We asked for production of all records of communication between defendant and an attorney. If this attorney was representing the defendant, then maybe these records are privileged, but what if the attorney never represented him? When someone objects based on attorney/client privilege, don't they have to show evidence that the attorney represented him?
Typically, the attorney will provide a "privilege log" detailing items that will not be revealed. All the party needs to establish is that the client contacted the attorney about the matter with the expectation of representation. Even consultations are privileged. Formal representation is not required.
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I agree with the prior response.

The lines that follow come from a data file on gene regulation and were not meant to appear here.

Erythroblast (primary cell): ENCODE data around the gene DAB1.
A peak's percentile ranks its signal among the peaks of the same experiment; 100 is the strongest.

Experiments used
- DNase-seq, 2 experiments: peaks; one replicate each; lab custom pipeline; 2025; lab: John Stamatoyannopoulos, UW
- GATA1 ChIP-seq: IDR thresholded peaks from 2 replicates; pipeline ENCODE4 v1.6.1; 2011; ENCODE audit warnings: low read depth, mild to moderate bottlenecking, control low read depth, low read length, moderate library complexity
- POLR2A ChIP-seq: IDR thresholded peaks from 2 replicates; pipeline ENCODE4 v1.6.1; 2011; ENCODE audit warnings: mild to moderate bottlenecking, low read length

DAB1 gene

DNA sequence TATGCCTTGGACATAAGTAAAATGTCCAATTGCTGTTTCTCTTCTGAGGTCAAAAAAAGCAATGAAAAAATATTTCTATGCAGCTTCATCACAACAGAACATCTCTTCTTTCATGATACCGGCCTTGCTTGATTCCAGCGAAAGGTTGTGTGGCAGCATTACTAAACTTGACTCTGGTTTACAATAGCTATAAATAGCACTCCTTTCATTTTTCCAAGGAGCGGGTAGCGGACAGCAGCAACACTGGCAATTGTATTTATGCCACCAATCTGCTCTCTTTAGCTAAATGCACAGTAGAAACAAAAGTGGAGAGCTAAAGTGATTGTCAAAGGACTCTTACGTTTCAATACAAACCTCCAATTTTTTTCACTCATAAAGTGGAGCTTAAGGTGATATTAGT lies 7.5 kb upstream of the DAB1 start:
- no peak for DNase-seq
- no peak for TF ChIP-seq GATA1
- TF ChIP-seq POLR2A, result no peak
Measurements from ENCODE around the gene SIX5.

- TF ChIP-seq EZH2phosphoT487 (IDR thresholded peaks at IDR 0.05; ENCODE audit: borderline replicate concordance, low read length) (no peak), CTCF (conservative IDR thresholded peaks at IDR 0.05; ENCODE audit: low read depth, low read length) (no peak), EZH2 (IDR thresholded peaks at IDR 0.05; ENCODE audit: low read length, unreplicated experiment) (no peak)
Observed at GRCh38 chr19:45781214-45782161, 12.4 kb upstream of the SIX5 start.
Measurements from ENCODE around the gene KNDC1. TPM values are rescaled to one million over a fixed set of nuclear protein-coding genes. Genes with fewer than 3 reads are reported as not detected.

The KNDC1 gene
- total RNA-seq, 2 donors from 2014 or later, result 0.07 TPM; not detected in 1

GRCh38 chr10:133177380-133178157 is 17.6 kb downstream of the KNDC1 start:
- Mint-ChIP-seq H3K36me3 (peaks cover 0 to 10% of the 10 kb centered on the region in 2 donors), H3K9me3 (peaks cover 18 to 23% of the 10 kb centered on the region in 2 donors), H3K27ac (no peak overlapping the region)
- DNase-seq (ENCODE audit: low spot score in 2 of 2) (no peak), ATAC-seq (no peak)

Communication between an attorney and a party is privileged when the party speaks to the attorney for the purposes of a consultation in contemplation of possibly hiring that attorney, or if the attorney has been hired. That privilege can be waived however, if the party claiming the privilege has ever said anything about the relationship that should or would otherwise be considered privileged. If the communication was between friends with no connection to representation whatsoever, then you would have a good argument, but I imagine such a set of circumstances would rarely be admitted to under the scenario you describe. Same goes for you. Hope that helps answer your question.
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